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As Deaths Hit Record High, What Can Las Vegas Do To Be Safer For Cyclists?

Another bicyclist died Tuesday night after he was hit by a taxicab in the east valley. 

This death marks the 115th traffic fatality Las Vegas police have investigated this year - making it one of the deadliest on record. 

Safety was one of the main topics of discussion this week at the annual Nevada Bicycle and Pedestrian Summit.

Although noticeable improvements have been made on city infrastructure to make Las Vegas safer for people walking and cycling, we have a long way to go to turn Las Vegas into a cycling friendly city. 

"What's interesting about Las Vegas is that we have a fantastic natural resource pool of places to bike... we're not doing too great on the actual bike commuting numbers," said Alan Snel, the editor of LVsportsbiz.com and avid bicyclist. 

Snel said one of the reasons is that many people work on the Las Vegas Strip and the area is not conducive to commuting by bicycle.

Keely Brooks is the president of the Southern Nevada Bicycle Coalition. She said another problem is how far people live from where they work. She on average the distance is 10 to 15 miles, which is a long distance on bicycle.

One of the reasons for that, according to David Swallow with the Regional Transportation Commission, is that like many cities in the western United States, Las Vegas evolved around the automobile. 

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"Our roadway infrastructure is set up well to serve automobiles but it also does have the room for bicyclists," Swallow said, "I think what we've seen with cities and the county have taken the lead in repurposing some of that pavement into bike facilities."

Swallow said there is already close to 500 lane miles for bicycles throughout the valley, along with another 370 miles of paved trails and the plan is to expand that to more than 2,000 miles in the future.

While the RTC and city governments look to expand bike lanes and pave more trails, people who ride their bicycles on the streets of Southern Nevada all have stories of being side-swiped, nearly hit, yelled at by a driver, but in the case of Dax Timbol, he was actually shot at with a pellet gun.

"I was hit by a pellet gun while just riding," Timbol said, "In the Bishop Gorman [High School] area. I was really surprised."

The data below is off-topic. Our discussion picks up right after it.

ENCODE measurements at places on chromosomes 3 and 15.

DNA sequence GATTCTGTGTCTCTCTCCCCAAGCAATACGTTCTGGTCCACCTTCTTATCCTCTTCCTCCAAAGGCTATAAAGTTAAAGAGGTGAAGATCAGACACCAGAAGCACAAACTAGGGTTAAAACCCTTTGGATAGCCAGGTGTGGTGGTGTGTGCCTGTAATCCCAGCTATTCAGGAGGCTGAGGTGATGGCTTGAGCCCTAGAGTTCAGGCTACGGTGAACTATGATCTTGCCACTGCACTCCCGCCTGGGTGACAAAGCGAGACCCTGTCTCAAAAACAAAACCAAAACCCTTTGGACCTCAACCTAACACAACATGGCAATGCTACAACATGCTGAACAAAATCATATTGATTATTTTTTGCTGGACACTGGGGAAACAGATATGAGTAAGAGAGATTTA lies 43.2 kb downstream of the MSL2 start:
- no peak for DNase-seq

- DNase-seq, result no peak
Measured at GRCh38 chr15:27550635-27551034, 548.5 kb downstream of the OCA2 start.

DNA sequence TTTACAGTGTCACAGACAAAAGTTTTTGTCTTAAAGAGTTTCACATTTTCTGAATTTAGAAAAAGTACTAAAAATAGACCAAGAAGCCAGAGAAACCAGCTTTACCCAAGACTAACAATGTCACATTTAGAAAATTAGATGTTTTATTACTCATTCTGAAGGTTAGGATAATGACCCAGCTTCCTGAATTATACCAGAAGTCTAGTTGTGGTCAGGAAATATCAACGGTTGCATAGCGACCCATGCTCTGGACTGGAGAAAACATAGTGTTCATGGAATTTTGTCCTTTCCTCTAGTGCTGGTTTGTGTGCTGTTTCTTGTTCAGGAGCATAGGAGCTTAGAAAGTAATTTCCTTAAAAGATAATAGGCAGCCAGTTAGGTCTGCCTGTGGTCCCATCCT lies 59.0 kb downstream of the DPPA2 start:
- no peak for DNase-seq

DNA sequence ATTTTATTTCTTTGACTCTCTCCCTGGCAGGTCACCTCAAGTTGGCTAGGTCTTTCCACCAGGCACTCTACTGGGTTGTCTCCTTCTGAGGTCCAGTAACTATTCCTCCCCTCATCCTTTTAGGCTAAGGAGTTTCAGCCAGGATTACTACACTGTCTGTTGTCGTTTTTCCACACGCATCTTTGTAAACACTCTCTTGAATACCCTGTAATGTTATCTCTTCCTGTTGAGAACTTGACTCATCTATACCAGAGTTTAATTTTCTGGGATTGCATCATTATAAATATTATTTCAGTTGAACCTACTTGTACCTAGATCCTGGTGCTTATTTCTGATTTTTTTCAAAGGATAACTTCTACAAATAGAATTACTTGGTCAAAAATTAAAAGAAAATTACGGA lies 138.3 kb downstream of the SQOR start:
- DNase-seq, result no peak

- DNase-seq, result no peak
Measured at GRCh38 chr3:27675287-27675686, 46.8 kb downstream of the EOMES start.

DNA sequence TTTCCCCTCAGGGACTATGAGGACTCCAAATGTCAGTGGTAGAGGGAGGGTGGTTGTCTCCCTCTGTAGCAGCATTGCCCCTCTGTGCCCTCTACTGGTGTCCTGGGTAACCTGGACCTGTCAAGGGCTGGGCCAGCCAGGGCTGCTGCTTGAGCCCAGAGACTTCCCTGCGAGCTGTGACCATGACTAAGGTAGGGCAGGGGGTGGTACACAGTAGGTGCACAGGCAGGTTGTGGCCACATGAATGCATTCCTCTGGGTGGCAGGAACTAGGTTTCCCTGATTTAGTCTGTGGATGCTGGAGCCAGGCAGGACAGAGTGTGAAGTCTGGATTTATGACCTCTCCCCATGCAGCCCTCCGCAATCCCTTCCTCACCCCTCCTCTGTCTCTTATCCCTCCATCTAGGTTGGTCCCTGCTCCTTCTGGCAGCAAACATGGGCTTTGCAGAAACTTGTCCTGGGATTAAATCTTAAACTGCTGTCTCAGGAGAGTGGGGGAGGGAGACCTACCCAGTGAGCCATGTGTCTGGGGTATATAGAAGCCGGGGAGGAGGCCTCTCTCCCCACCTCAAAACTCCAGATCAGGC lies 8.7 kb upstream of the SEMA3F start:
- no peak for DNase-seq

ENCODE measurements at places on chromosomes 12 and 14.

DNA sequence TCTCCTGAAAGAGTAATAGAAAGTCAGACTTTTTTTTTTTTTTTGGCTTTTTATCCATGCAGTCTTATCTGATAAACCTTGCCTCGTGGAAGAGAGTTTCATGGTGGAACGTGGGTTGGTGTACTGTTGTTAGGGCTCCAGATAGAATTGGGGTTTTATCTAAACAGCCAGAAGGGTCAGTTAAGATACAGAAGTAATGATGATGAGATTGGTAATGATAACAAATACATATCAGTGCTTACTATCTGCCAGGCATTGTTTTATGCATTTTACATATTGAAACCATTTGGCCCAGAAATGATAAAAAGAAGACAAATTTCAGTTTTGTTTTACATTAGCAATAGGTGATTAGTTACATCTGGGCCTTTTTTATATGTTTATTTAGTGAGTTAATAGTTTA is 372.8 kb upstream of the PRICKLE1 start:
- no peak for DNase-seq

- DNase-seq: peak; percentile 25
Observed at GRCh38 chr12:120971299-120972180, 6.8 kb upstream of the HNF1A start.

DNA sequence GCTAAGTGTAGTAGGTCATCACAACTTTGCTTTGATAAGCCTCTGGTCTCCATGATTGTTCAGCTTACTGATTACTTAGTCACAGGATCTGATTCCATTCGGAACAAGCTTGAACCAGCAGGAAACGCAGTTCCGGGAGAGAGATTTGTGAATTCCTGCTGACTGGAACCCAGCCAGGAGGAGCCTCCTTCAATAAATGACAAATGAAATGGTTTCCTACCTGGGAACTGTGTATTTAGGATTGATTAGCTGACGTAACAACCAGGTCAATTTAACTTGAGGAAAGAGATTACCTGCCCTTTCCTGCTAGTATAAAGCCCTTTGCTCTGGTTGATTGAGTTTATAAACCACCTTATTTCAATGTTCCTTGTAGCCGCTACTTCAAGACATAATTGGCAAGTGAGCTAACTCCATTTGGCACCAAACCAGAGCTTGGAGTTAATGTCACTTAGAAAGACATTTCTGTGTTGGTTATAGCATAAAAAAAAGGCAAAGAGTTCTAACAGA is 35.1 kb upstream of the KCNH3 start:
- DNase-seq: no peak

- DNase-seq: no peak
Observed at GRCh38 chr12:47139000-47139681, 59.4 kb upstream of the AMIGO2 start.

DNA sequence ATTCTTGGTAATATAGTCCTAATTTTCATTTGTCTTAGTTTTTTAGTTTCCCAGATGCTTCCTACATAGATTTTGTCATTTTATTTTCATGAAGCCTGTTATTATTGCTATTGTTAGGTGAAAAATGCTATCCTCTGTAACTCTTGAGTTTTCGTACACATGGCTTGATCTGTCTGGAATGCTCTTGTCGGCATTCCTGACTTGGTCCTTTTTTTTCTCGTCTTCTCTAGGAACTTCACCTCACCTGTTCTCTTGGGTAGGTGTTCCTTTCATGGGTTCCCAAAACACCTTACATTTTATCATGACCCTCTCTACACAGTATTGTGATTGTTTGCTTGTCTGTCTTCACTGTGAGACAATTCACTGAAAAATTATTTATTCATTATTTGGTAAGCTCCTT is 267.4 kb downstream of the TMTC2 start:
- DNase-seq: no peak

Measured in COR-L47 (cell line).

Timbol is the spokesperson for one of the largest bicycle clubs in Southern Nevada the 702 Shifters.

He says education is a key component to improving safety. Many motorists and bicyclists don't know the laws, including the law that requires drivers to leave three feet between them and a bicyclist.

"In my group alone, we try to educate our members to obey the laws, four-way stops especially," he said.

Brooks believes one of the solutions to bike safety in Southern Nevada is getting more people on bicycles to see the issues cyclists are dealing with.

"I think the vision is to get more kids, more parents, more people on bikes so that they get the experience and then that draws their interest and they recognize and they can really relate to why it's so important to understand these rules and laws," she said.

For Snel, it is not about just about educating drivers and bicyclists about the rules of the roads, but it is also about changing the 'us' and 'them' mentality.

"It's not bicyclists versus motorists," he said, "It's a road culture and we're all bonafide users. The cars, the bicycles they all have their uses."

From Desert Companion: Shifting the narrative on bike safety

Guests

Dax Timbol, spokesperson, 702 Shifters and Vegas Ghost Bikes; Keely Brooks, President of the Southern Nevada Bicycle Coalition; Alan Snel, editor, LVSportsBiz.com; David Swallow, senior director of engineering and technology, RTC